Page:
Note that it’s Israel that needs to reverse this trend, and there’s no mention of any kind of US charm offensive or even advocacy on Israel’s behalf to assist the effort. The implication is clear: Israel’s policies and actions are to blame for its troubles and the US can’t change that, and, because of the political problems it would cause, this administration will not try. Could that also result in a somewhat diminished defense at the United Nations and other international arenas, on the part of the US? Time will tell.

Obama also let the Palestinian Authority know they should look elsewhere. By choosing to condemn Hamas for the rockets that hit Sderot earlier that day during his Ramallah speech rather than in Israel, he surely alienated many in the crowd he was addressing. By refusing to use even moderately stern language on settlements or promise even the mildest pressure on Israel, he seriously undermined Mahmoud Abbas, the man he was purportedly coming to support. Throughout his speech, despite his expressions of sympathy for the daily struggles of Palestinians, Obama never mentioned Israel’s responsibility to end the occupation, let alone to respect human rights or abide by international law.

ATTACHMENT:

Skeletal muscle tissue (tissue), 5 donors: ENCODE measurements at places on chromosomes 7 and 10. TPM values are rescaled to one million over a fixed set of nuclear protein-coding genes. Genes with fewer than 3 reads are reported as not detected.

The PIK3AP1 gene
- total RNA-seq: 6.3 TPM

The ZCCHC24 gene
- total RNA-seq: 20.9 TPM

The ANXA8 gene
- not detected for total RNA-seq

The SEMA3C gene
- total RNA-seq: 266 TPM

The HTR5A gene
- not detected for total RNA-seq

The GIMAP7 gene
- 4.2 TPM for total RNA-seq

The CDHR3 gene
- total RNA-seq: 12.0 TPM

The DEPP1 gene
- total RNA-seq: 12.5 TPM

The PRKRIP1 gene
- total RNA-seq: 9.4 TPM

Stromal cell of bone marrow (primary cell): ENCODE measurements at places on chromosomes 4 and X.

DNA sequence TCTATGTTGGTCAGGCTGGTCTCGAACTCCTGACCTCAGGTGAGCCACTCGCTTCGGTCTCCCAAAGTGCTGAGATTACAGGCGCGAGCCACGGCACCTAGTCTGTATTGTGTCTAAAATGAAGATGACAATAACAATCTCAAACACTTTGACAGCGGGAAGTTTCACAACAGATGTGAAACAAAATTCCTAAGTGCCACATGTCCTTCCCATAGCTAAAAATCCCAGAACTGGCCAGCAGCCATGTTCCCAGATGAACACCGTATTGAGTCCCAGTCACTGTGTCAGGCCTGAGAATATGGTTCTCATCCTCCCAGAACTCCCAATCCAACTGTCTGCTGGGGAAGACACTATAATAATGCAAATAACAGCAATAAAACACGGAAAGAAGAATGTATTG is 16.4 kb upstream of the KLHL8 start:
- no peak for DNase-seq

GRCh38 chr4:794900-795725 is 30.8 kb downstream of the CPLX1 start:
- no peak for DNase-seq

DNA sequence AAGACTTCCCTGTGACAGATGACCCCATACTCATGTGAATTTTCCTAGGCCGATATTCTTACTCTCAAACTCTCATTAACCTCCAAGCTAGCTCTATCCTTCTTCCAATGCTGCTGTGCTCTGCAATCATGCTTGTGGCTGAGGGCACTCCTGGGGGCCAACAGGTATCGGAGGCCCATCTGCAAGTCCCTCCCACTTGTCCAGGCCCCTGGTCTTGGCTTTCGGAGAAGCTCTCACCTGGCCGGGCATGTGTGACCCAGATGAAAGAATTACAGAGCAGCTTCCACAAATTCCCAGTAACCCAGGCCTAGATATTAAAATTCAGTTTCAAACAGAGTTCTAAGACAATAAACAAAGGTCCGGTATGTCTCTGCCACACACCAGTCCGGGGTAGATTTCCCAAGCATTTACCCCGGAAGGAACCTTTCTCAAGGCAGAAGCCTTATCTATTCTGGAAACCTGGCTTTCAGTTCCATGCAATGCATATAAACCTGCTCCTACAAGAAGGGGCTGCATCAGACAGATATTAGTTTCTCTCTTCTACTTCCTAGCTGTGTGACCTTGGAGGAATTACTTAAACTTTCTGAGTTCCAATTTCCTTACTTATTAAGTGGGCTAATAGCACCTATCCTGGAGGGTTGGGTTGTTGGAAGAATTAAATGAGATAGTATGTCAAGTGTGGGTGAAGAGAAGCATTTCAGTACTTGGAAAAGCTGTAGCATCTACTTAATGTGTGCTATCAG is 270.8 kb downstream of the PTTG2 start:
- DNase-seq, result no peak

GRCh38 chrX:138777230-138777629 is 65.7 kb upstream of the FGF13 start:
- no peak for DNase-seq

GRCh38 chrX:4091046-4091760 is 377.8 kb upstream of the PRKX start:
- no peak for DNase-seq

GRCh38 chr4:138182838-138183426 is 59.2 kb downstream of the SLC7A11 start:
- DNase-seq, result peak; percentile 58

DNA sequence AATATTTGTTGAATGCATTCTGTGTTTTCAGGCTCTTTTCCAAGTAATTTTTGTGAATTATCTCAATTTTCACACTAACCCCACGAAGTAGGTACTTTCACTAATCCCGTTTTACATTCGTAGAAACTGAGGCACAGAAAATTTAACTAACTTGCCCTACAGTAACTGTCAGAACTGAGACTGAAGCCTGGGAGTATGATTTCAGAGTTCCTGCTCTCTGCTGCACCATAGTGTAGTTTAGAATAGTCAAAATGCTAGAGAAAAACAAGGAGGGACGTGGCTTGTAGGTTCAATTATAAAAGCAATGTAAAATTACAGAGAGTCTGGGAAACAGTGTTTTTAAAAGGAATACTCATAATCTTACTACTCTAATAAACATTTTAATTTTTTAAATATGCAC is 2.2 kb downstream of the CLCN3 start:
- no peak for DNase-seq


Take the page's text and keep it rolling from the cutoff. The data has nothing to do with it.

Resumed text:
That sent a very clear message: don’t look to the United States to deliver the goods. If Abbas was listening at all, he must know that internationalizing his cause, as he did last year at the UN, is the only option Obama has left for him. It was so clear, it had to be a deliberate message.